Total LAP AUM for non-banks (Rs lakh crore)

Growth accelerating in smaller cities

Source: CRISIL Estimates

100

10

Number of players with AUM > Rs 1,000 crore

High share of intermediaries in disbursements


100

25

35

75

40

30

50

60

70

50

75

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Business opportunity has meant more large-sized players trooping in

50

90

50

75

65

25

25
0

0
Mar-10
Mar-13
Metro and Tier I cities

Mar-15
Tier II

2009-10
2012-13
Third party intermediaries

2014-15
In-House

Source: CRISIL Estimates

Competition forcing non-banks to take more risks


Increasing LTV on new lending

Declining yields on new lending

100

20

~50-60
50

18

~60-70

~40-45

16-17%
15-16%

16

13-15%
14

25

12

10
2009-10

2012-13

2014-15

2009-10

Rising median ticket sizes

100

1.2

75

0.9

(Rs crore)

1.5

1.2
0.9

0.3

0.5

50

15

20

30

85

80

70

2009-10

2012-13

2014-15

25
0

0.0
2009-10

2014-15

Increasing share of commercial property

Source: CRISIL Estimates

0.6

2012-13

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75

2012-13

2014-15

Residential

Commercial

Source: CRISIL Estimates

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Asset quality remains susceptible to rising


risks

Lagged delinquencies reflect increasing risks


Delinquencies in LAP materially more than home loans
3.9

3.3

3.4

3.0

2.4
1.9
1.4
0.9

2.0

1.9

1.7
1.4
1.0

1.1
0.8

1.1

1.1

0.4
Mar-13
90+ dpd (LAP)

Mar-14

Mar-15

2 year lagged 90+ dpd (LAP)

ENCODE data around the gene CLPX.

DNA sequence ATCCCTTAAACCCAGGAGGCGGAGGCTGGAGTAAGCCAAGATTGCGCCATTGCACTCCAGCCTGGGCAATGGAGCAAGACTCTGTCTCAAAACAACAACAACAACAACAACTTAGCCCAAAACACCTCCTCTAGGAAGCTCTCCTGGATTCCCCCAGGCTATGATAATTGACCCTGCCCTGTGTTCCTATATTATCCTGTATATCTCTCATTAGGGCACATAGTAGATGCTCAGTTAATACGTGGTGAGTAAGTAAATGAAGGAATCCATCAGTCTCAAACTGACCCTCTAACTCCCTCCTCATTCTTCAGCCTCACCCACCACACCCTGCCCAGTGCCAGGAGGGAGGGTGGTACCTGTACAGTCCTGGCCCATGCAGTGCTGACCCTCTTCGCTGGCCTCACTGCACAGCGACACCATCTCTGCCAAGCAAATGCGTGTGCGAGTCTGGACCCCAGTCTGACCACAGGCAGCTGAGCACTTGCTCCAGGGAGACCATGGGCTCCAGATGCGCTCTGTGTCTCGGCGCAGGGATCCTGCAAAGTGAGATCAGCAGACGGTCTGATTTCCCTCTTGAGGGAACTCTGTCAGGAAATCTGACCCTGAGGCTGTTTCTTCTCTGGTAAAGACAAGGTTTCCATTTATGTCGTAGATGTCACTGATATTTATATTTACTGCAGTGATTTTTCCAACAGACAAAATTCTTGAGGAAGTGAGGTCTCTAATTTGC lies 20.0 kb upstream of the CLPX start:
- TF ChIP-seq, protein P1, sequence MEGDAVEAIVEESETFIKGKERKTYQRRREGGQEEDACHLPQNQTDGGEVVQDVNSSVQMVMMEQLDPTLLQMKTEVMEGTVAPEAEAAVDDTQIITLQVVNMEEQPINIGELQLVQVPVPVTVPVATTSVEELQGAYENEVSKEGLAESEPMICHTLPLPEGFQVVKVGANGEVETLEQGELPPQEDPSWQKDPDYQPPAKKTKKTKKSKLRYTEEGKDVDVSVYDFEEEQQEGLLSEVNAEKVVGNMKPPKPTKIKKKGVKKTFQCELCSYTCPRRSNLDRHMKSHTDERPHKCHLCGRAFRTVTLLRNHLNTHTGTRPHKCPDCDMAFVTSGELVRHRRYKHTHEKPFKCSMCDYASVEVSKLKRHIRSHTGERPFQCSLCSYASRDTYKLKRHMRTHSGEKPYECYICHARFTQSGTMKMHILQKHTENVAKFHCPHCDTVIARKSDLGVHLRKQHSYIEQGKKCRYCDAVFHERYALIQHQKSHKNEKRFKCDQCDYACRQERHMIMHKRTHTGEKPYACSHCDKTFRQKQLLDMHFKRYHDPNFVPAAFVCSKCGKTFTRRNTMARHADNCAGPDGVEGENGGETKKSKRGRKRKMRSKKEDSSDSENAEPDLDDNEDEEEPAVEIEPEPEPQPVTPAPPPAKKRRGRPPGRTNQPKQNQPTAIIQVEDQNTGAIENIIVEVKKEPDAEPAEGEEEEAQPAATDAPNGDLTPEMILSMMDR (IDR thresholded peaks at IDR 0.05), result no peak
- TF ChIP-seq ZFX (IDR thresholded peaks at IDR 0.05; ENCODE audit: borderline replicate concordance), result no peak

Mar-16 (P)

2 year lagged 90+ dpd (Home Loans)

Source: CRISIL Estimates for non-banks

2-year lagged delinquencies in LAP almost 3x that of home loans

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2.7

2.9

Delinquencies trending towards that of SME portfolio of banks

90+ dpd in banks SME portfolio crossed 5% in 2014-15

However, delinquencies to remain lower given the property-backed nature of loans

2 year lagged delinquencies = 90+ dpd (t) / AUM (t-2)

10

Home
loans

New-car
loans

LAP

LAS

Used CVs

Tractor

Twowheelers

Credit
cards

In the increasing order of risk

Gold
loans

High Risk

Used-car
loans

Medium Risk

New CV

SME

CE

Threewheelers

Consumer
durables

Personal
loans

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CRISILs risk continuum for major retail asset


classes

Low Risk

11

For LAP, risks building under the surface


S.No

Risk factor

High balance transfer

Higher LTV coupled with high ticket


size

Adverse impact on recovery in case of stress

Non-standardised property valuation

Over-valuation may lead to higher exposure

Increasing proportion of commercial


property

Higher risk in assessing property value

Cash-flow based assessment

Post-default recovery challenges

Lack of end-use monitoring

Possible stress on asset quality in slowdown

Sharp fall in property prices

Situation of market-wide stress is rare

Regulatory environment

Possibility of regulatory tightening/enhanced disclosures

High Risk

Implications

Medium Risk

Risk Zone

Low seasoning of portfolio

Lower emotional attachment


Ability of lender to adequately factor in assessed
income
Currently, long and tedious process
However, access to SARFAESI to help

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Lower borrower equity

Low Risk

12

Balance transfers camouflage true asset quality

37

40
26